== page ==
June 23, 2011 at 10:00 AM ET
We live in an era of hybrid neologisms – words created by merging other words. It’s hard to say whether it’s to be more ironic, or funny, or to save valuable space on Twitter or text messaging, but newly created words are everywhere. They are as common as McMansions (a neologism) in a wealthy suburban neighborhood, as hip as metrosexuals (another neologism), and apparently as tasty as locavore cuisine (you guessed it).
So of course, the parenting community – and specifically moms -- are no exception. A momager, for example, is a mother who is also the manager of her precious child star’s career. Mompetition is meant to denote the intense competition to be the “best” parent. A mompreneur is a female business owner who happens to balance the role of mom and entrepreneur. And recently TODAY Moms wrote about the trend of "Mommyrexia," when pregnant women limit their calorie intake and exercise excessively to avoid gaining extra baby weight. The list goes on and on. Please… make it stop.
I’m going to take a stand, along with Jezebel, and say many of these neologisms just don’t work. Momgasm? Really? First of all, does a mother having an orgasm really need a separate category all by itself? (And if you’re describing my delight over having found the perfect stroller, I can assure you that any comparison to an orgasm is wildly unfounded.) To be “mumped” is allegedly to be dumped by the mother of one’s significant other. Honestly.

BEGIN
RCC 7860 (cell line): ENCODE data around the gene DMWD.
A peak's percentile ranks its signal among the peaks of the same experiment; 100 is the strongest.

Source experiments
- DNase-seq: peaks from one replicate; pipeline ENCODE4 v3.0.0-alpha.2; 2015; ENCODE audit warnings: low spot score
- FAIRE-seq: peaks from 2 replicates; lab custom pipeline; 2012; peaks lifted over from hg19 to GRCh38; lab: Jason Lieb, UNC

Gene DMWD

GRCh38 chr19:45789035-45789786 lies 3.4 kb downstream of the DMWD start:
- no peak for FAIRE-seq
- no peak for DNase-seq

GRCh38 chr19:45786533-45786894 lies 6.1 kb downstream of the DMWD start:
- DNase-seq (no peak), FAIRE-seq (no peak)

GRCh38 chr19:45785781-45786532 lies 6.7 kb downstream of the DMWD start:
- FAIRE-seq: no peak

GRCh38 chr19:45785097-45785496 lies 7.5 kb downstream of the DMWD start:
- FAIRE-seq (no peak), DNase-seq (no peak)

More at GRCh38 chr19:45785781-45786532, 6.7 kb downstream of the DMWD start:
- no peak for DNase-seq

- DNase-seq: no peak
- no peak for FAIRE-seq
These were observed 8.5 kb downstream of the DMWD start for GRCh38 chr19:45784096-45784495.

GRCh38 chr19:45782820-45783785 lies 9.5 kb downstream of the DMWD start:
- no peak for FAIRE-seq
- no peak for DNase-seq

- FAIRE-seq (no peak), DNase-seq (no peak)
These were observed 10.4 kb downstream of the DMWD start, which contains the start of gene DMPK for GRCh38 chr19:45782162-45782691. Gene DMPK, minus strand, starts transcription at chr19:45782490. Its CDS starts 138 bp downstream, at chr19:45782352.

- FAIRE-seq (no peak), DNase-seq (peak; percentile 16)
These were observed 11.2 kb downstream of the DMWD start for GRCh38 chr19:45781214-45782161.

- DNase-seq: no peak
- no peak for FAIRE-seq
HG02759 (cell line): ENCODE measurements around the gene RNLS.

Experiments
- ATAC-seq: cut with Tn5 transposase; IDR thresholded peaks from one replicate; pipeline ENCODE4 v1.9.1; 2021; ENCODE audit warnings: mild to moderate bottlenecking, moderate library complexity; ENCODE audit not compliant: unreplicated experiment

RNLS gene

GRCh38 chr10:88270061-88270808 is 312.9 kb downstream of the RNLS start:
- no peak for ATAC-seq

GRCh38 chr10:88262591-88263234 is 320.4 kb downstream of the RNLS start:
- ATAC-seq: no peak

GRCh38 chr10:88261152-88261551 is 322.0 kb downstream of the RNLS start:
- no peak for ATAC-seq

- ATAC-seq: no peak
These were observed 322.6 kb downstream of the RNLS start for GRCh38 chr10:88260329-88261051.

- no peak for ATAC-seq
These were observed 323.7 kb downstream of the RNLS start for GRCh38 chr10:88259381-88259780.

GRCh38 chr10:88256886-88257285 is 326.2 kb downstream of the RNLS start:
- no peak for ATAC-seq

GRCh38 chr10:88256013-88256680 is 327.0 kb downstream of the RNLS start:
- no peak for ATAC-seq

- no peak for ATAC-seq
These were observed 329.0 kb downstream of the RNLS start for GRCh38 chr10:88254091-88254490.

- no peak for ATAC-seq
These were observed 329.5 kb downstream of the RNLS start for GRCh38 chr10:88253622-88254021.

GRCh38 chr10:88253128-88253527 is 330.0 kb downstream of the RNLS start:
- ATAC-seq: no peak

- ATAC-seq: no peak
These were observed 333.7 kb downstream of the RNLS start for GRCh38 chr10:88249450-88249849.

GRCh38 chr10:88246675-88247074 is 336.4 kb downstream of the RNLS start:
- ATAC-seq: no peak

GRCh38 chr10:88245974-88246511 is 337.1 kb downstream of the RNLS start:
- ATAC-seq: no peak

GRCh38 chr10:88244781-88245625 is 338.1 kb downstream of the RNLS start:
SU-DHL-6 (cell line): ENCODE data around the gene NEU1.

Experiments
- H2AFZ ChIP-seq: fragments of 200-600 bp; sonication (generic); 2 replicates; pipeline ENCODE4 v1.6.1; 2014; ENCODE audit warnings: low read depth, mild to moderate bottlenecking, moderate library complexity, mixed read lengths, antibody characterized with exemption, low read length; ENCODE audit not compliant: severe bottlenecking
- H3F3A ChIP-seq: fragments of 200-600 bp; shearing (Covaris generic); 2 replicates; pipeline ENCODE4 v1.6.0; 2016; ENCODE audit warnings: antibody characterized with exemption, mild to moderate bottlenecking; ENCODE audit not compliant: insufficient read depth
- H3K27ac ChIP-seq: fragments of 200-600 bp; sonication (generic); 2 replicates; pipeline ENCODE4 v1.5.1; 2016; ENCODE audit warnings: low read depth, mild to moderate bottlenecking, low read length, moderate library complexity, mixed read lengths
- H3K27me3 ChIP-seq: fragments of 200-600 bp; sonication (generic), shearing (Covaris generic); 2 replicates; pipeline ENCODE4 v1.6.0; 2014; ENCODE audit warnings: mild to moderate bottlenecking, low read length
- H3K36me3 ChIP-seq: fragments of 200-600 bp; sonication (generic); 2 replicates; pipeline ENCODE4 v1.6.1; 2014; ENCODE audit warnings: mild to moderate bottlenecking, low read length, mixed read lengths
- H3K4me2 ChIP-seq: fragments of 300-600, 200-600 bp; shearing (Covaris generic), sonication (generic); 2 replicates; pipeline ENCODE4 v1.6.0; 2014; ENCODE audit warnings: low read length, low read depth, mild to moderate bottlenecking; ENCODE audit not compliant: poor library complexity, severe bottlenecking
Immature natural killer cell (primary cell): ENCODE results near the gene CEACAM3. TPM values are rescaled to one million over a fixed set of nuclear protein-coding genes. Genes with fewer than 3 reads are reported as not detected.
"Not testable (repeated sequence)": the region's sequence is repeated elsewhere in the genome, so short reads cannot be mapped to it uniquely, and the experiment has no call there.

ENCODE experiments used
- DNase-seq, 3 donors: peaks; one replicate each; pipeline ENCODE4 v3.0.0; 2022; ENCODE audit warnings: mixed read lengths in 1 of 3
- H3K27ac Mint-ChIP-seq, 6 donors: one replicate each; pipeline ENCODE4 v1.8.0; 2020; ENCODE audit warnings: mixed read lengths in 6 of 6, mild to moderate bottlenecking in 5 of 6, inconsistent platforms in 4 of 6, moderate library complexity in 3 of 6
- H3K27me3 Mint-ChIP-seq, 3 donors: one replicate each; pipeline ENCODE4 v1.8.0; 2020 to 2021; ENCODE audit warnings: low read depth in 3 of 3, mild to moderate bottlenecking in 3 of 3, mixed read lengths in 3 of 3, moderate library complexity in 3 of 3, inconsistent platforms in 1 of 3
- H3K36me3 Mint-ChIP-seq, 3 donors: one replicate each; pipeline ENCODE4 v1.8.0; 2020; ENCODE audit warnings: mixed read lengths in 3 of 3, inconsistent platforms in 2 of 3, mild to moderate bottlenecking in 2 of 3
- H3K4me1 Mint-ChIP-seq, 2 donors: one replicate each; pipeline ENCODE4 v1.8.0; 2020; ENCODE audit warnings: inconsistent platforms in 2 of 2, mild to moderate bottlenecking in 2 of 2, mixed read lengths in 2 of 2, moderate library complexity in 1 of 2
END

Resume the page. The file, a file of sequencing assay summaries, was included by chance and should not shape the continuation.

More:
You can’t just slap a “mom” on a word and think that makes it more relevant or amusing. Momtini? Momgiarism (when a mom takes one of your "cool kid" words and tries to make it her own)? What next? A non-alcoholic drink for a parent changing into “momegranate” juice? An Italian dish made by a mother becomes a “momboli”?
It’s not just that these words sound stupid – and they do (you know I feel strongly about this point; my kids think "stupid" is "the s word"). But I find it particularly abhorrent that if someone were to write the story of my life, it would be a “momography” rather than a “biography.” I’m more than a mom – and am willing to bet that you are too.
So let’s use our words – but use them wisely, shall we?
What are your favorite and least-favorite mom words?
Jordana Horn is a TODAY Moms contributor, lawyer, journalist, writer, mother and expectant mother. Sometimes, she even sleeps.